By naming her, Biden likely also has set the dynamics for the 2024 election, not just the current one. The former Vice President has not said he would stand down after one term, though given the fact that he would be 81 by the next election, it is widely assumed he would not run.
This also will place Harris in not only an historic but a historically challenging position if the Biden-Harris ticket wins. She immediately would be installed as heir apparent and putative frontrunner for the Democratic presidential nomination four years from now.
That means she would become an immediate target for Republicans seeking to inflict political damage on the standard bearer they may face on the ballot in 2024. It also would challenge her to balance the roles of loyal and supportive vice president and candidate-in-waiting.
Balancing these pressures would be a challenge for anyone who assumed the number two spot under these unique circumstances, but perhaps even more so for Harris, 55, who already has sought the presidency and is presumed to still harbor that goal.
Others Biden considered may have fit more comfortably into partnership with him.
He reportedly clicked well with Gov. Gretchen Whitmer of Michigan, but she would not have fulfilled the desire of those who prioritized a candidate of color.
Whitmer, a White moderate pick, also would have raised questions among supporters of progressive champion Massachusetts Sen. Elizabeth Warren, widely viewed after a lifetime of advocacy and a strong campaign for president as a tough, brilliant and capable policymaker. But some also saw Warren as the most polarizing of the potential candidates, who would have been offered by Trump as evidence that the moderate Biden is merely a Trojan Horse for the left.
California Rep. Karen Bass, the widely respected chair of the Congressional Black Caucus, emerged late in the process as the favorite of some on Biden’s team and Democratic leaders in Congress. But she was damaged by reporting on her past positions on Cuba, which some Florida Democrats warned could cost Biden that most important battleground state.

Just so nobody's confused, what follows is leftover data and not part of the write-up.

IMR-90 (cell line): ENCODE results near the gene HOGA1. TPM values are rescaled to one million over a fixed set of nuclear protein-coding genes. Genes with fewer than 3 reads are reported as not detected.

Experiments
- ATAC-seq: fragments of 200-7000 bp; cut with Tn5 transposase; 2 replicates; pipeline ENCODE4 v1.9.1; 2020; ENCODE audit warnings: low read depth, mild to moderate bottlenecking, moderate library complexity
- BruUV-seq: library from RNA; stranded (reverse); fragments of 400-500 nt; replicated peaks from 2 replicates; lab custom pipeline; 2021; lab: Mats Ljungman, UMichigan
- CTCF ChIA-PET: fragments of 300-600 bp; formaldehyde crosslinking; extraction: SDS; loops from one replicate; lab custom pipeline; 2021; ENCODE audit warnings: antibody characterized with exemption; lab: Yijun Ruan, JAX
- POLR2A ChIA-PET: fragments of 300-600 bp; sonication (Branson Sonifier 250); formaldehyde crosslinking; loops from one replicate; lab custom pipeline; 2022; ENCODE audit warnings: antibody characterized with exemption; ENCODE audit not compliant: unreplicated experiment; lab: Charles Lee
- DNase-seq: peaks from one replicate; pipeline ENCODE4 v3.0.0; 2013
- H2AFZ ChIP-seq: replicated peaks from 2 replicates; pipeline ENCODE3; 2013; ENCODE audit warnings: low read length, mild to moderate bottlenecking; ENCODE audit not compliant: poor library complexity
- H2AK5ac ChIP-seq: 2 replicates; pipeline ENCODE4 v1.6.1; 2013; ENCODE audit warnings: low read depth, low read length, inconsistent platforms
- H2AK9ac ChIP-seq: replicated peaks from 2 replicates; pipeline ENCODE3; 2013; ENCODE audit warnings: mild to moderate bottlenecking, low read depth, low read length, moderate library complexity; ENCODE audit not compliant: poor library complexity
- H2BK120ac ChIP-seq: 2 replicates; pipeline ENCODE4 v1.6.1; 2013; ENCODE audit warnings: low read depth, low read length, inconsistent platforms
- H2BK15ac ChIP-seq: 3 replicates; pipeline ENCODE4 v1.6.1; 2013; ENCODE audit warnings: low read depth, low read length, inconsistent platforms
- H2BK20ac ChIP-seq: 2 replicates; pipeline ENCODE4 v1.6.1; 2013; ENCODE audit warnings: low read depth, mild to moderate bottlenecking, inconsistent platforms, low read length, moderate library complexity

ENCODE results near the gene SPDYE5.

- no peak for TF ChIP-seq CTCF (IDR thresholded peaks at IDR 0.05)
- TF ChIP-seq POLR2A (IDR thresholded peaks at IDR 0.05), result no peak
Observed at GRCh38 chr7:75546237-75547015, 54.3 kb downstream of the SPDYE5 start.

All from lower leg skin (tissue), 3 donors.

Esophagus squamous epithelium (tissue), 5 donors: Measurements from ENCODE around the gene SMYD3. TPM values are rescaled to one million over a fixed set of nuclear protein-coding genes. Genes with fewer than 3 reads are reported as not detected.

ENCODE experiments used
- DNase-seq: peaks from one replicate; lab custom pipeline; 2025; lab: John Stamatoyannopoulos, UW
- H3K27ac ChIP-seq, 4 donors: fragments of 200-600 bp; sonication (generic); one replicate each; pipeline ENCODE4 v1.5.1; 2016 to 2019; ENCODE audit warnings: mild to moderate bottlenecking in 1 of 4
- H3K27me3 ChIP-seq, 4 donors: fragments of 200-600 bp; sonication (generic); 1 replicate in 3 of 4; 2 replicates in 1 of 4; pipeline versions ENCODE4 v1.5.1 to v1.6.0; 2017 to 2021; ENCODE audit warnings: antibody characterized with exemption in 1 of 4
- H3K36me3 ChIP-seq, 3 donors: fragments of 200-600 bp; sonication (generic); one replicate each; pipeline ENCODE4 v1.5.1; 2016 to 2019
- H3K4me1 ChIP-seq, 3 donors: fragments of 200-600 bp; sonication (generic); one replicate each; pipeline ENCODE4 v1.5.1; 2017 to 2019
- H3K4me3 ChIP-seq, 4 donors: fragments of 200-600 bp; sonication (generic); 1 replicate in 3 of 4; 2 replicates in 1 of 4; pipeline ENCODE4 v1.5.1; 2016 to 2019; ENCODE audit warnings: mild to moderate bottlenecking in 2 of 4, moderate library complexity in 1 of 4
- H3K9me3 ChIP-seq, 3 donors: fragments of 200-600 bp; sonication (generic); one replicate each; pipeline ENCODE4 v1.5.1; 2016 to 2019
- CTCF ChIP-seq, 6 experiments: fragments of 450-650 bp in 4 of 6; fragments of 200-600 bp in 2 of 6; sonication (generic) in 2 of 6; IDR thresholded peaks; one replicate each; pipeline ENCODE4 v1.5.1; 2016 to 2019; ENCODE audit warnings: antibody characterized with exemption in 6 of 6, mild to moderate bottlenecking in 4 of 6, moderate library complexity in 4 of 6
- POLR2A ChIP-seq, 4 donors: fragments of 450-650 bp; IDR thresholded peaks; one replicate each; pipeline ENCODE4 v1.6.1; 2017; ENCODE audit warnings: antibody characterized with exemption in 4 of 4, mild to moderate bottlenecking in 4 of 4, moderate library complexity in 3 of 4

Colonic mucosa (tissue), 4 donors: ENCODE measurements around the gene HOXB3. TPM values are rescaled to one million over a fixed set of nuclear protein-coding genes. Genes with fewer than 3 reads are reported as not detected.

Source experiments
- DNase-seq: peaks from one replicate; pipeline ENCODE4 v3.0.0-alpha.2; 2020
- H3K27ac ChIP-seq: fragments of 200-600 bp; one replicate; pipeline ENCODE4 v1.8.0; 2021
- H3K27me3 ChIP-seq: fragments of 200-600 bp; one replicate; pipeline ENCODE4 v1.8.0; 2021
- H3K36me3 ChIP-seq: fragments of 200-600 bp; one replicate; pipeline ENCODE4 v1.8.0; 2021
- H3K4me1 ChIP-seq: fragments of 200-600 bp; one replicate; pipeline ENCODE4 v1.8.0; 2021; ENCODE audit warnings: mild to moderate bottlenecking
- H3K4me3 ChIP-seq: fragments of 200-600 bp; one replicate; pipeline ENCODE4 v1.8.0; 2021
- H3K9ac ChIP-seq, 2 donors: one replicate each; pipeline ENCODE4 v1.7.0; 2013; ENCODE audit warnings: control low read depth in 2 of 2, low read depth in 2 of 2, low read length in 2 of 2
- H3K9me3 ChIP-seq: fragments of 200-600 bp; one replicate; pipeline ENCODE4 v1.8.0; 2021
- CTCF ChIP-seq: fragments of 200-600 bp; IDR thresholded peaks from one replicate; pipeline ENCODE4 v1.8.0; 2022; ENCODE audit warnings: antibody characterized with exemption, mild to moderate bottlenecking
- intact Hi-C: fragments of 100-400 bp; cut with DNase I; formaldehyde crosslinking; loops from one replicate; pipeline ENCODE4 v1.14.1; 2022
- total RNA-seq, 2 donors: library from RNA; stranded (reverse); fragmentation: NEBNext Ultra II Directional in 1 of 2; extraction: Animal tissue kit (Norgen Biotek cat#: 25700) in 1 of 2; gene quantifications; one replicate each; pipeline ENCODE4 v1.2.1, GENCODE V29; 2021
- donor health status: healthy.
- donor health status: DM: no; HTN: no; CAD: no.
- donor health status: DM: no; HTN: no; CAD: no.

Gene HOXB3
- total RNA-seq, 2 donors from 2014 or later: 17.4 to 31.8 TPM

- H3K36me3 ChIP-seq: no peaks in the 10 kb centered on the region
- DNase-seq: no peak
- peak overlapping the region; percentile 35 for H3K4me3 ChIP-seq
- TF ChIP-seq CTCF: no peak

Susan Rice was well known to Biden from her role as President Barack Obama’s national security adviser, which gave her perhaps the deepest insight into the demands of the presidency. But she has never run for office before and her choice, they feared, would have revived attacks on her handling of Benghazi, which could have been a distraction.
Sen. Tammy Duckworth of Illinois, a valiant Iraq war veteran, also rose in the process. But some feared Duckworth’s birth to a Thai mother and American father, and her childhood in Thailand and Indonesia, would spark a new round of unwarranted birtherism attacks, another needless distraction.
Harris has been publicly vetted, at least partially, through her race for the White House. And while Biden may have questions about how she would operate as vice president, he also knows that it will be a moot point if he isn’t elected.
In making his choice, Biden signaled that he is focused like a laser on November, and he views Harris as the best bet to win.